It should come as no surprise to insect geeks that the ash-grey insect above with a rather distracting snout is a weevil. More specifically, it’s a cabbage seedpod weevil (Ceutorhynchus obstrictus), an insect pest that has been infecting canola crops (and other Brassicaceae species) in Alberta since the mid-1990s, and it has since moved across the southern portion of the province and into Saskatchewan.
Adult cabbage seedpod
weevils will often drop to
the ground and play dead
According to Alberta Agriculture and Forestry, thresholds are reached when an average of 3 to 4 adults are collected per 180° degree sweep sample at 10 to 20% flowering.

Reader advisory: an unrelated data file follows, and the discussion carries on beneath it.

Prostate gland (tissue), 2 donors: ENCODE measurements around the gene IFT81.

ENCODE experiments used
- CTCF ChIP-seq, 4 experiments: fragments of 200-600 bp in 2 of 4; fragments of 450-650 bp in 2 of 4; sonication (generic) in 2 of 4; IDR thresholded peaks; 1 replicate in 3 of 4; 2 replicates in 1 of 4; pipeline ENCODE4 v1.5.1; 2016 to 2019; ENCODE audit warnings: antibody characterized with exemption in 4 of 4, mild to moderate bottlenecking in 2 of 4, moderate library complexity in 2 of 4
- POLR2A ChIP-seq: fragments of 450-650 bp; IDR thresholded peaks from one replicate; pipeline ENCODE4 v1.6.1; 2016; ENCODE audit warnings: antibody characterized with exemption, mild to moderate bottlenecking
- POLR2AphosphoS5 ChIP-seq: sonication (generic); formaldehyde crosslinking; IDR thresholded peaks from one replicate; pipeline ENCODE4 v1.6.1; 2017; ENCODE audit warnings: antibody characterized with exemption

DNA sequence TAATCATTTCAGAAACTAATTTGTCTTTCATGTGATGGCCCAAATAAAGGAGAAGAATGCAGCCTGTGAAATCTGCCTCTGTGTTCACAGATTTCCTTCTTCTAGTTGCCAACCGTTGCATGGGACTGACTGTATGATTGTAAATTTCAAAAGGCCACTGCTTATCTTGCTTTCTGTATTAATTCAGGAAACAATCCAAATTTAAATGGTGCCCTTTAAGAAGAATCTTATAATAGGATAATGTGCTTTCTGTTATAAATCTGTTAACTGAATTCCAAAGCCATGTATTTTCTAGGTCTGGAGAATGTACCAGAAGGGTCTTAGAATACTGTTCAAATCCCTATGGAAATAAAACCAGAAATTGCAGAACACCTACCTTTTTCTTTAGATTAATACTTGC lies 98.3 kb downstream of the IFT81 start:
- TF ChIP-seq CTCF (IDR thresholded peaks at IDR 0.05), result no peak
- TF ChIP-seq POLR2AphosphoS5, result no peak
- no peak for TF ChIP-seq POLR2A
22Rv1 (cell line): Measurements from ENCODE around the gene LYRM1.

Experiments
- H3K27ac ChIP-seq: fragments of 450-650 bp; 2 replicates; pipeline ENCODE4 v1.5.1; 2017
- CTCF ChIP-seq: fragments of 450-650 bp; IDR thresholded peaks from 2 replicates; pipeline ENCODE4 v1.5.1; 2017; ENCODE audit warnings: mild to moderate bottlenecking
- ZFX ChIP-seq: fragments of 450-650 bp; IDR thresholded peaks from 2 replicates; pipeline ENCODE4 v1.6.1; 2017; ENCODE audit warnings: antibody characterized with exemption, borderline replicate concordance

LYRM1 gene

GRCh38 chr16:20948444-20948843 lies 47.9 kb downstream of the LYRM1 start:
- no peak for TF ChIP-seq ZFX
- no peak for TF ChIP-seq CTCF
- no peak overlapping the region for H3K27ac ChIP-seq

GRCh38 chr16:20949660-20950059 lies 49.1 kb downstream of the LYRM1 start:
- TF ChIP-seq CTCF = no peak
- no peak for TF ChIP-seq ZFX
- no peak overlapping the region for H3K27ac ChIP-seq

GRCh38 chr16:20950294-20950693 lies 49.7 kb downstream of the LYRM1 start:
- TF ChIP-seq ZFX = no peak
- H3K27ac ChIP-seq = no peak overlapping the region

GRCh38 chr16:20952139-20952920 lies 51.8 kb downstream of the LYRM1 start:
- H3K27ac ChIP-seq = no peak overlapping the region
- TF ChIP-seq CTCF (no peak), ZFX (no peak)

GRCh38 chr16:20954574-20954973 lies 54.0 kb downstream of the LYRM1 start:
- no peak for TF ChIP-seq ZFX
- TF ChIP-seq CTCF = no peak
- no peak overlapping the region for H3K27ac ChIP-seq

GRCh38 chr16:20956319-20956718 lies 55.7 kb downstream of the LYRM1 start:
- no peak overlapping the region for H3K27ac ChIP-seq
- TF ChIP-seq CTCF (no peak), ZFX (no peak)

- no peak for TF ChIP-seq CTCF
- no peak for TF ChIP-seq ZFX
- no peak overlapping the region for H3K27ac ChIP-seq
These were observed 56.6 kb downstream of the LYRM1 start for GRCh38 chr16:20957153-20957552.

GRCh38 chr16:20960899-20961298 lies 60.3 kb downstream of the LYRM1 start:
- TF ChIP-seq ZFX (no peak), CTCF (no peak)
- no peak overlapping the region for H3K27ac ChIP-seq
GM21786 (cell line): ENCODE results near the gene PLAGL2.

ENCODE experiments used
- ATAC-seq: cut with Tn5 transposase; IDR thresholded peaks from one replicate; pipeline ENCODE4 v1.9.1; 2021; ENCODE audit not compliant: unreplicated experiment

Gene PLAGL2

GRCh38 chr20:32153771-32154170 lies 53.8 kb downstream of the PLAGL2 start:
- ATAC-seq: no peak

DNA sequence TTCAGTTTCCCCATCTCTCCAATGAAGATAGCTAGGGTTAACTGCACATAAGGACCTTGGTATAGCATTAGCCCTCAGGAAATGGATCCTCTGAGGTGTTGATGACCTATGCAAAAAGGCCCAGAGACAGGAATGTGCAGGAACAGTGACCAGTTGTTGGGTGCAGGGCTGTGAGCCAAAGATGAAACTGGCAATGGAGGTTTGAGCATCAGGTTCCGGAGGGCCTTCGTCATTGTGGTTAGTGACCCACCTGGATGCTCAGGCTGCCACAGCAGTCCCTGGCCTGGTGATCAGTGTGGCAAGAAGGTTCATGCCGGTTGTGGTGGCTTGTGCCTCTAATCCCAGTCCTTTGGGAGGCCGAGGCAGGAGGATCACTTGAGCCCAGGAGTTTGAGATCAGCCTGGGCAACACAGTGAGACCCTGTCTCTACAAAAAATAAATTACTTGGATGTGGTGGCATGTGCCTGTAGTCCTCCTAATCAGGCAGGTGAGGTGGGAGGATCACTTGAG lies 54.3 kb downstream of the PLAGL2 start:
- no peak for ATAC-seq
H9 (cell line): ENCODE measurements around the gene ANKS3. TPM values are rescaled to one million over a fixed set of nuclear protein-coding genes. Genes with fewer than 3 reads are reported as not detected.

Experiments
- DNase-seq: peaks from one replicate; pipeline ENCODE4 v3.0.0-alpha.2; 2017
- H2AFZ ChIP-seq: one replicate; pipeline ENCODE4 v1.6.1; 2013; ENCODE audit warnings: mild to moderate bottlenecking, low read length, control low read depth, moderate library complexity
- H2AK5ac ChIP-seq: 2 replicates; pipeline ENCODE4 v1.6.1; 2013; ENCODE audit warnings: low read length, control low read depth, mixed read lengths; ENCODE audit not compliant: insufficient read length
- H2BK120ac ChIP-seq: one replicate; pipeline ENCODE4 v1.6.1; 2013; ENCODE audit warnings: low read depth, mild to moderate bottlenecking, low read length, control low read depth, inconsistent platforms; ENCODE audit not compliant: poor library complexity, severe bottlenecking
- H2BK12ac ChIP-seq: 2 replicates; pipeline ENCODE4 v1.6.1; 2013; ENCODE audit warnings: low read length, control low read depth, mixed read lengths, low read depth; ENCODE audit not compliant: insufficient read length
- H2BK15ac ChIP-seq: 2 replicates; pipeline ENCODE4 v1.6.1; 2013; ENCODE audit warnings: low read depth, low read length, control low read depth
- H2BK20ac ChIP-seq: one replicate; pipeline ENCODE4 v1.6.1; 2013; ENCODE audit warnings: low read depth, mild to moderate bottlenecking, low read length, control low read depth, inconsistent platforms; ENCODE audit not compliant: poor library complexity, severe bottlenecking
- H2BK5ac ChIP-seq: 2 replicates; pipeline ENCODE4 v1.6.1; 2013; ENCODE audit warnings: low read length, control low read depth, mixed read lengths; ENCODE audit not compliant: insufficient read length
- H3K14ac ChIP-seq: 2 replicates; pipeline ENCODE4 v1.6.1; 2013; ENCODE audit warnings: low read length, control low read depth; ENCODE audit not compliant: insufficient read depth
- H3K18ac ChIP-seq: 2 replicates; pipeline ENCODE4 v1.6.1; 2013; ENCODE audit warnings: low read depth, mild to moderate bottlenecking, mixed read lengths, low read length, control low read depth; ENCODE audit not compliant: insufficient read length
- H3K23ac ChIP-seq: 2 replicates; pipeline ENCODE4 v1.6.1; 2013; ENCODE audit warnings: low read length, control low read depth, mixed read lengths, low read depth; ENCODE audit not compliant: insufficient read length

In this video, Scott Meers, insect management specialist with Alberta Agriculture and Forestry talks about cabbage seedpod weevil populations in Alberta and Saskatchewan, what could be confused with feeding symptoms and how many weevils constitutes a threshold for chemical control.
For more information, check out Alberta Agriculture and Forestry’s video on proper sweep techniques for cabbage seedpod weevil.
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